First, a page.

22 March 2024

The palms of New Guinea

We’ve studied, mapped and illustrated all 250 species of New Guinea’s palms in a massive project spanning decades

The unusual traits of six different palm trees

New Guinea is the world’s largest tropical island and is one of the last great wilderness areas on Earth. It is home to more plant species than any other island, but these species remain very poorly known and understood.

Botanical knowledge in New Guinea has just taken a big step forward with the completion of the Palms of New Guinea, a 726-page book that documents and richly illustrates all 250 species of the island’s palms. The book can be downloaded as a PDF free of charge and will soon be available to purchase in physical form.

This work, led from Kew, was completed through a collaboration between nine botanical experts from Indonesia, Australia, Denmark, Switzerland, the USA and the UK, and a host of supporting partners from New Guinea itself.

A staggering 91 species new-to-science were described during the writing of the book. The 250 botanical illustrations that accompany the book were a labour of love for award-winning Kew artist Lucy T. Smith.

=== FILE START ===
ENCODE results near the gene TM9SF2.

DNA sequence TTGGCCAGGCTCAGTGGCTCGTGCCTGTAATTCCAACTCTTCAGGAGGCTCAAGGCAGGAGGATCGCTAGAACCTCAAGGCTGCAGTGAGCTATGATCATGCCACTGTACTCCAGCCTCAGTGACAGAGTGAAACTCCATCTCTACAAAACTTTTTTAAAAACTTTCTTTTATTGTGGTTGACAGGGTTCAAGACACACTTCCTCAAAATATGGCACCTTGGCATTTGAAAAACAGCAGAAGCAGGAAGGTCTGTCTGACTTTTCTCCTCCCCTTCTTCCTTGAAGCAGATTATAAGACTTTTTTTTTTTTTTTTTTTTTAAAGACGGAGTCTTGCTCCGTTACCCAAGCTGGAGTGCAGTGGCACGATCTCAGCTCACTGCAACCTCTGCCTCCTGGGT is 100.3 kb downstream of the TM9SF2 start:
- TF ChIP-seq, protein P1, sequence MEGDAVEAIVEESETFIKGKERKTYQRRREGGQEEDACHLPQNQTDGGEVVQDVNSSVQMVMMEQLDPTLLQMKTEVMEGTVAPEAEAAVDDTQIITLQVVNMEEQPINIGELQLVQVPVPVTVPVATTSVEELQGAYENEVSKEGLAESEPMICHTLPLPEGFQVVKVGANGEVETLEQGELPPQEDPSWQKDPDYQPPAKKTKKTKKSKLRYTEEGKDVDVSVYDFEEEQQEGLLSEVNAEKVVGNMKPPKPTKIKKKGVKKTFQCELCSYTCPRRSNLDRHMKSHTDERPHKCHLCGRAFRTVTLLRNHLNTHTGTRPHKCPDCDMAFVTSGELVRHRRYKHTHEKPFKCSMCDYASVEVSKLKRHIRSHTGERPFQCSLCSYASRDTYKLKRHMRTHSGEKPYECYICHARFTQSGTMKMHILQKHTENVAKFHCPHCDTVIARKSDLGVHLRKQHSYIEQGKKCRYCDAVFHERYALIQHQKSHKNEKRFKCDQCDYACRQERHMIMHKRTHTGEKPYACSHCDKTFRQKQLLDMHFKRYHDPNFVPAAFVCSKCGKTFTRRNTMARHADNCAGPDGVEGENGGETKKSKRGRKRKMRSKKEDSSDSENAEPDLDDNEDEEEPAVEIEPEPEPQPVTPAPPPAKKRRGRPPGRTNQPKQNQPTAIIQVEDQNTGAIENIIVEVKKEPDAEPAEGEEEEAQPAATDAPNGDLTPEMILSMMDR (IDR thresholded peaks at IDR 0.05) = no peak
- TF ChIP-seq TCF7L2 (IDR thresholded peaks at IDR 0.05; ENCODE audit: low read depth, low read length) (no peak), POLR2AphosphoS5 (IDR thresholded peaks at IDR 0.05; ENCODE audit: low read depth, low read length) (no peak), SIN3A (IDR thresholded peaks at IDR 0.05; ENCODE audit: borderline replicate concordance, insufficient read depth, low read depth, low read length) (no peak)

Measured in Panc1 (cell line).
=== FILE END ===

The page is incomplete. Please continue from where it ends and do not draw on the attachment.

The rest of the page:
Here we share a few of our favourite New Guinea palms, and our experiences of studying these spectacular and important plants. 

A view looking up at palms is overlaid with the text "Palms of New Guinea" and a list of authors
Palms of New Guinea is available to purchase in hard copy or read online free of charge © RBG Kew

Sommieria leucophylla: the ultimate New Guinea palm. 

The genus is only known from western New Guinea. When the project started, it was almost a mythical plant – with its beautiful, stiff leaves, chalky white on the underside, and bizarre fruit covered in pink warts. 

As our work progressed, we discovered that it was more widespread than we believed previously and is fortunately not of immediate conservation concern.